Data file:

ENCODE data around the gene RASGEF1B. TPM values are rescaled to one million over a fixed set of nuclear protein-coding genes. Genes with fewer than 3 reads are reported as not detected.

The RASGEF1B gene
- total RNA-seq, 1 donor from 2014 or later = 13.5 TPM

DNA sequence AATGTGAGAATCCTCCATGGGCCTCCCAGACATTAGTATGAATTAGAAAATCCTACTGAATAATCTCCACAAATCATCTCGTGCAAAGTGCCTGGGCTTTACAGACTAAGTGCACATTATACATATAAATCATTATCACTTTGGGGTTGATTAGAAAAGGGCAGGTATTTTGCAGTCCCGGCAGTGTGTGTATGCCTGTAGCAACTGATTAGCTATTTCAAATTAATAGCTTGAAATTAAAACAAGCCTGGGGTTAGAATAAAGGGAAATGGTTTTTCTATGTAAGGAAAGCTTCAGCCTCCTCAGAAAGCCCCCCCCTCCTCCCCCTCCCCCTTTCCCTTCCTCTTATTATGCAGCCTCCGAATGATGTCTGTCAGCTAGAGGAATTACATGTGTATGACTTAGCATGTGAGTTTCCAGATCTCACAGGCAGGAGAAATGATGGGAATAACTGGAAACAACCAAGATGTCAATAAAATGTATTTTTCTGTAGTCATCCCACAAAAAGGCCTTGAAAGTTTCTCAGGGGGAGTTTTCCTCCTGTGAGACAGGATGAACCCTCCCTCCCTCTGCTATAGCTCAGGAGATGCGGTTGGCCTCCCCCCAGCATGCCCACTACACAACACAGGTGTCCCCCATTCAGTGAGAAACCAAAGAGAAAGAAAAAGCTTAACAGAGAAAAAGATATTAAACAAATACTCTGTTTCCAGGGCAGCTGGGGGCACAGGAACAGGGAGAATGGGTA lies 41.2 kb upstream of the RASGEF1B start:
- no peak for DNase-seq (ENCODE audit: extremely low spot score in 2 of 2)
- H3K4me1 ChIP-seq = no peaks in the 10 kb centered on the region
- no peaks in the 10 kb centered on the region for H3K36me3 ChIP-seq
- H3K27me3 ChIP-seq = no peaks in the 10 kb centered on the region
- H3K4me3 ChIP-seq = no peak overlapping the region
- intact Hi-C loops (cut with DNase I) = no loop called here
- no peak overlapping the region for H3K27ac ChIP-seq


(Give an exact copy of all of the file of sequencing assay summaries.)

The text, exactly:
ENCODE data around the gene RASGEF1B. TPM values are rescaled to one million over a fixed set of nuclear protein-coding genes. Genes with fewer than 3 reads are reported as not detected.

The RASGEF1B gene
- total RNA-seq, 1 donor from 2014 or later = 13.5 TPM

DNA sequence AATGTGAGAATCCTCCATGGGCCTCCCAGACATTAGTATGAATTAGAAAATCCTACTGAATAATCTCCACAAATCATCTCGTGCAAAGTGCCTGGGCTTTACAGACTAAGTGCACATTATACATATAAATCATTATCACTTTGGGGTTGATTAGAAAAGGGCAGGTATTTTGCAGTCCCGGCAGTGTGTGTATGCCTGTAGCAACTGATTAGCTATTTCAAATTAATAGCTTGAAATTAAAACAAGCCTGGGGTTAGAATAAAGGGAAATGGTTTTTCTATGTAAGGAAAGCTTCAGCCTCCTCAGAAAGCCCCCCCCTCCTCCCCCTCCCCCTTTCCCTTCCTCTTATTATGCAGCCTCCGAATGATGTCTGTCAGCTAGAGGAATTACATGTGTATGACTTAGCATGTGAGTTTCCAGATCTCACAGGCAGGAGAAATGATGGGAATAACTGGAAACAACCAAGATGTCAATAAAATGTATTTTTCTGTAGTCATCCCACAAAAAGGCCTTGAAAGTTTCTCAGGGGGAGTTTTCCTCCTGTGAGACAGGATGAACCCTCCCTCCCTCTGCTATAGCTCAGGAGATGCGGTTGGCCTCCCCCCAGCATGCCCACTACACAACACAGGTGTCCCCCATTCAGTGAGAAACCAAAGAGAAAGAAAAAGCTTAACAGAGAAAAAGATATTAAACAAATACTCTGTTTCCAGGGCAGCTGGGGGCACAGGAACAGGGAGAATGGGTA lies 41.2 kb upstream of the RASGEF1B start:
- no peak for DNase-seq (ENCODE audit: extremely low spot score in 2 of 2)
- H3K4me1 ChIP-seq = no peaks in the 10 kb centered on the region
- no peaks in the 10 kb centered on the region for H3K36me3 ChIP-seq
- H3K27me3 ChIP-seq = no peaks in the 10 kb centered on the region
- H3K4me3 ChIP-seq = no peak overlapping the region
- intact Hi-C loops (cut with DNase I) = no loop called here
- no peak overlapping the region for H3K27ac ChIP-seq